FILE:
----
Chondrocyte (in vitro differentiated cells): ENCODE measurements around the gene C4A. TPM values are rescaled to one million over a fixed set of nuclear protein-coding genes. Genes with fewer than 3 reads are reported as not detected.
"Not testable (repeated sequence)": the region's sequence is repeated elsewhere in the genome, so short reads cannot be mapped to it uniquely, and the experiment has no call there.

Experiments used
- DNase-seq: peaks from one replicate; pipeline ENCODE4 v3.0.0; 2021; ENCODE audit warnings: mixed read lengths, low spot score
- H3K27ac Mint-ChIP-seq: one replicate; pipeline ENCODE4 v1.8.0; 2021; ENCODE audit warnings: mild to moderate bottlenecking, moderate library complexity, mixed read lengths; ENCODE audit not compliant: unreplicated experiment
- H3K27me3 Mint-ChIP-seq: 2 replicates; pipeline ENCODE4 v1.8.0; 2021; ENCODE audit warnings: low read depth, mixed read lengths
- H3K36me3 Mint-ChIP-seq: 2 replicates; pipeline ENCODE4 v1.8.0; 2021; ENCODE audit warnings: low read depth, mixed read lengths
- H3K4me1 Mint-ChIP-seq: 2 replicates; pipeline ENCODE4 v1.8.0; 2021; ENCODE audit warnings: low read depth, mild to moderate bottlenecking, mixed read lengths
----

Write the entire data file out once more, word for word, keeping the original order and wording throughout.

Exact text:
Chondrocyte (in vitro differentiated cells): ENCODE measurements around the gene C4A. TPM values are rescaled to one million over a fixed set of nuclear protein-coding genes. Genes with fewer than 3 reads are reported as not detected.
"Not testable (repeated sequence)": the region's sequence is repeated elsewhere in the genome, so short reads cannot be mapped to it uniquely, and the experiment has no call there.

Experiments used
- DNase-seq: peaks from one replicate; pipeline ENCODE4 v3.0.0; 2021; ENCODE audit warnings: mixed read lengths, low spot score
- H3K27ac Mint-ChIP-seq: one replicate; pipeline ENCODE4 v1.8.0; 2021; ENCODE audit warnings: mild to moderate bottlenecking, moderate library complexity, mixed read lengths; ENCODE audit not compliant: unreplicated experiment
- H3K27me3 Mint-ChIP-seq: 2 replicates; pipeline ENCODE4 v1.8.0; 2021; ENCODE audit warnings: low read depth, mixed read lengths
- H3K36me3 Mint-ChIP-seq: 2 replicates; pipeline ENCODE4 v1.8.0; 2021; ENCODE audit warnings: low read depth, mixed read lengths
- H3K4me1 Mint-ChIP-seq: 2 replicates; pipeline ENCODE4 v1.8.0; 2021; ENCODE audit warnings: low read depth, mild to moderate bottlenecking, mixed read lengths